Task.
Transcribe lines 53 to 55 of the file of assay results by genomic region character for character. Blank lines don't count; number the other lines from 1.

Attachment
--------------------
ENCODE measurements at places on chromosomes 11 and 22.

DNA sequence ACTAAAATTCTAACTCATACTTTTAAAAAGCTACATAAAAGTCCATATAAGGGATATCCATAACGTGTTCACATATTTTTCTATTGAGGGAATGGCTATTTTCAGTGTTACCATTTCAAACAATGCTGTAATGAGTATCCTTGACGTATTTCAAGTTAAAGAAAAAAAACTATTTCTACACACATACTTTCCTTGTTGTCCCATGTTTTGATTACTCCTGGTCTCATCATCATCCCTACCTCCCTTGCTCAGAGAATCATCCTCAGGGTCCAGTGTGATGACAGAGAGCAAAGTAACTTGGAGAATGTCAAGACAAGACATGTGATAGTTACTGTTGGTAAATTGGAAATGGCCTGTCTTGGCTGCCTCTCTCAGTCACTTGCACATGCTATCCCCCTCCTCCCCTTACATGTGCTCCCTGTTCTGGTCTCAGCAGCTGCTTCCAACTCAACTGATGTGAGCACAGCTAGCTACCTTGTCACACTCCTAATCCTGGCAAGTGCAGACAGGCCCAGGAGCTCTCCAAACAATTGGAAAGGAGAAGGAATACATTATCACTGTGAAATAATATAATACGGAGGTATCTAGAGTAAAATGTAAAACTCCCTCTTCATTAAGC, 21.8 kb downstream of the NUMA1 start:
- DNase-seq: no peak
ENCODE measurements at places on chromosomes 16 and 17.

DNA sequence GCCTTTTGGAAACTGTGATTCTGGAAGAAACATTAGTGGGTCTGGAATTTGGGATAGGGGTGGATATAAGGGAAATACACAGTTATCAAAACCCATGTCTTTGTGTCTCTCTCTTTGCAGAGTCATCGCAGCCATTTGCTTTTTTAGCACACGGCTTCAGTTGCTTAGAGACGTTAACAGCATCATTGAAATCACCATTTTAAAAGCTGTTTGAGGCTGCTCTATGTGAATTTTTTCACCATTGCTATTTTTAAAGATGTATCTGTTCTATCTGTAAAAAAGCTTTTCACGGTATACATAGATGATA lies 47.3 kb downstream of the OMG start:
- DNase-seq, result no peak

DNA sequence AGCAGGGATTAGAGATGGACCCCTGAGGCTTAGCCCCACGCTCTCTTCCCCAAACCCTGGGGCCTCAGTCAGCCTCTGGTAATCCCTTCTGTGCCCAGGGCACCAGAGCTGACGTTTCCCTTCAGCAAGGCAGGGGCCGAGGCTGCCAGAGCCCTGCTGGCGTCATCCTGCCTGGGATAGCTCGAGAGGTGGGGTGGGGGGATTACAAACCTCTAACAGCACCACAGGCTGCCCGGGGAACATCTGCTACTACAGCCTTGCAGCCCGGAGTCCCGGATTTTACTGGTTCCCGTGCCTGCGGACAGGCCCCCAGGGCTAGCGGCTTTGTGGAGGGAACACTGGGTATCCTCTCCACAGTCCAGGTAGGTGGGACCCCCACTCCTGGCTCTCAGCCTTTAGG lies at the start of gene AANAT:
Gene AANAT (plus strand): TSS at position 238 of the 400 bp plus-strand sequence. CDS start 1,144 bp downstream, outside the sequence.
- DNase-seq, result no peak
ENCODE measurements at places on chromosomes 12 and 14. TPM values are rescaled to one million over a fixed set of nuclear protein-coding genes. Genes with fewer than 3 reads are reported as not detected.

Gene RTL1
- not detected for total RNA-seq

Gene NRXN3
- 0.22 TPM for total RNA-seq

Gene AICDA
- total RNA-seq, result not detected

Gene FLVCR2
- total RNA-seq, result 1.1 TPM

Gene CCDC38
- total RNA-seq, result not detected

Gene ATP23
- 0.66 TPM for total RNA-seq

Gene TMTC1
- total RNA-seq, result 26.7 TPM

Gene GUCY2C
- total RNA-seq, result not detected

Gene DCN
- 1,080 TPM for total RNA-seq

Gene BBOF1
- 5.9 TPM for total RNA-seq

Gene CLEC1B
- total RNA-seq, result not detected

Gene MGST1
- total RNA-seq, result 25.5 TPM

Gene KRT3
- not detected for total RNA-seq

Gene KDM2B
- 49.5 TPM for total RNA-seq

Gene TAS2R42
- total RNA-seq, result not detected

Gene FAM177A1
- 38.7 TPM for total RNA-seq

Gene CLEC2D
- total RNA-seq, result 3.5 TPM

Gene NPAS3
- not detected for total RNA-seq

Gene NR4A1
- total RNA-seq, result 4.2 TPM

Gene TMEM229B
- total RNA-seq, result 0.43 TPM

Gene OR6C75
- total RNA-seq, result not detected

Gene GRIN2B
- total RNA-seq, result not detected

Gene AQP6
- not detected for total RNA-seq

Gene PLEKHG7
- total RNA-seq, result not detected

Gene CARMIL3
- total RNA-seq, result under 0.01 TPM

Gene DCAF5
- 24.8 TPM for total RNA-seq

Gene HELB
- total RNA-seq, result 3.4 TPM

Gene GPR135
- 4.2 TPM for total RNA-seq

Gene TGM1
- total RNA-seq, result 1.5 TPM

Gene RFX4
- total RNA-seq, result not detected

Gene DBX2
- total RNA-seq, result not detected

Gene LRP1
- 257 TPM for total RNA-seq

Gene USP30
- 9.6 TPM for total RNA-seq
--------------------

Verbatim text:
Gene GRIN2B
- total RNA-seq, result not detected

Gene AQP6